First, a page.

New York Farmworker Protection Bill
Racisim vs. Reality
Kennedy and the groups she is acting as a mouthpiece for, like RMM, frequently make reference to “Jim Crow Laws” and cry racism. Was racism a factor in the crafting of these laws during the New Deal? Yes, but it wasn’t the only factor. Back in 2010 Larry DeWitt of the Social Security Administration wrote a piece for the Social Security Bulletin entitled "The Decision to Exclude Agricultural and Domestic Workers from the 1935 Social Security Act.” In the piece he states:
“The Social Security Act of 1935 excluded from coverage about half the workers in the American economy. Among the excluded groups were agricultural and domestic workers—a large percentage of whom were African Americans. This has led some scholars to conclude that policymakers in 1935 deliberately excluded African Americans from the Social Security system because of prevailing racial biases during that period. This article examines both the logic of this thesis and the available empirical evidence on the origins of the coverage exclusions. The author concludes that the racial-bias thesis is both conceptually flawed and unsupported by the existing empirical evidence. The exclusion of agricultural and domestic workers from the early program was due to considerations of administrative feasibility involving tax-collection procedures. The author finds no evidence of any other policy motive involving racial bias.” http://www.ssa.gov/policy/docs/ssb/v70n4/v70n4p49.html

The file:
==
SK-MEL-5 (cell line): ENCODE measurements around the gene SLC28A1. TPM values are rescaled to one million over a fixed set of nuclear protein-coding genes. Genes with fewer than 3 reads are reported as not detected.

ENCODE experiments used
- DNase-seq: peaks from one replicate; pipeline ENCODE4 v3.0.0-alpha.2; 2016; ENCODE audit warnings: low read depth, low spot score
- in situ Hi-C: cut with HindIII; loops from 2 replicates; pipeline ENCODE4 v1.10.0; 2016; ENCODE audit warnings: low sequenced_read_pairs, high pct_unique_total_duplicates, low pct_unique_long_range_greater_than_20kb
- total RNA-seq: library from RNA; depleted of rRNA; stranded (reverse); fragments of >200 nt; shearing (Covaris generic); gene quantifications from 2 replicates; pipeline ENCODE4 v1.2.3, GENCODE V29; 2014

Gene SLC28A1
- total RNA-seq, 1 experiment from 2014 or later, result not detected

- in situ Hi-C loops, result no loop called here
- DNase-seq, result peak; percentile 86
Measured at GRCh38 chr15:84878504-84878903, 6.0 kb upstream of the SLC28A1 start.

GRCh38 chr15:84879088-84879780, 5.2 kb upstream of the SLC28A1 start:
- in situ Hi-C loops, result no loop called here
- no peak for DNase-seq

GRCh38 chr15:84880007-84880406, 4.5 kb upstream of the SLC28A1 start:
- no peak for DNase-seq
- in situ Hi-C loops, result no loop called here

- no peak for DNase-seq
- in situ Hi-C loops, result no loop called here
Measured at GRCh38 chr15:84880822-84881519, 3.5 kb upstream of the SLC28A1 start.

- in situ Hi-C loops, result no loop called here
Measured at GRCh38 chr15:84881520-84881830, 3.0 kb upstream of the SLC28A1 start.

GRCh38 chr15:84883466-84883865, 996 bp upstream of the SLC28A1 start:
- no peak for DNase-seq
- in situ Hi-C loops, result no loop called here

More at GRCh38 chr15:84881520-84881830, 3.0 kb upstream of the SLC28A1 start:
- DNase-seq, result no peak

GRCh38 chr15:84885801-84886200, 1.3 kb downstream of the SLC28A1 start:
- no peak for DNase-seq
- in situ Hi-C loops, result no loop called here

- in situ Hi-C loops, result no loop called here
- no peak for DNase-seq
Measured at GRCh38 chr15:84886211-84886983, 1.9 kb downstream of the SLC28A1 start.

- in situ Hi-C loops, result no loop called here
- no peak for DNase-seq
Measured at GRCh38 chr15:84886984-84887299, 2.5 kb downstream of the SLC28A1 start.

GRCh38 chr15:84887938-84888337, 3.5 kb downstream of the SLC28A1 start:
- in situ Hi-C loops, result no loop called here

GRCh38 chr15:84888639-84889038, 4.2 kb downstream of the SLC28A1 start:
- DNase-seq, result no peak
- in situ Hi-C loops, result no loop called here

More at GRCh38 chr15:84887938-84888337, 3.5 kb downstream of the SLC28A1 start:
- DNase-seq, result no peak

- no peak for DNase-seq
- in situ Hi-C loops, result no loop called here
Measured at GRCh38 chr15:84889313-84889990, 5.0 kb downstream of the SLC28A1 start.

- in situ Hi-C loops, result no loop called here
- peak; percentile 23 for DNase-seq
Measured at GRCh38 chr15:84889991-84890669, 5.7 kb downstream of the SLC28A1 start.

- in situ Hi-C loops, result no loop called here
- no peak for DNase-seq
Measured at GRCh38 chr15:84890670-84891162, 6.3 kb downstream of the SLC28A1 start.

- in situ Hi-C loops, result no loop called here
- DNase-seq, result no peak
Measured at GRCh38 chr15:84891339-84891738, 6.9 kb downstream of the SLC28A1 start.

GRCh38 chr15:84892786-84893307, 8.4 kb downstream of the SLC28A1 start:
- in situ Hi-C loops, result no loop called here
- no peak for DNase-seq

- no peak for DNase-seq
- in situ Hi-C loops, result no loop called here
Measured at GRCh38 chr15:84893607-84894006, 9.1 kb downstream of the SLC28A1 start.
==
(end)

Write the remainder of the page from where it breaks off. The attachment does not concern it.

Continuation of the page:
Similarly, the agricultural exemptions to the Fair Labor Standards Act and the National Labor Relations Act during the same time period was due in part to the production and marketing realities associated with farming and applying factory rules to agriculture made little sense, especially when most farms at the time employed only one or two workers, who were typically seasonal as well (https://archive.org/stream/agriculturalwork02witn/agriculturalwork02witn_djvu.txt). Further at the time the United States was dealing with widespread hunger and bread lines. At the same time there was significant unrest in the farming community and many farmers across the country were threatening to engage in some sort of strike activity. A primary concern of the government at the time was to maintain an adequate domestic food supply. Hence, the exemptions to the FLSA and the NLRA. It wasn’t simply about racism, it was about protecting and maintaining the food supply.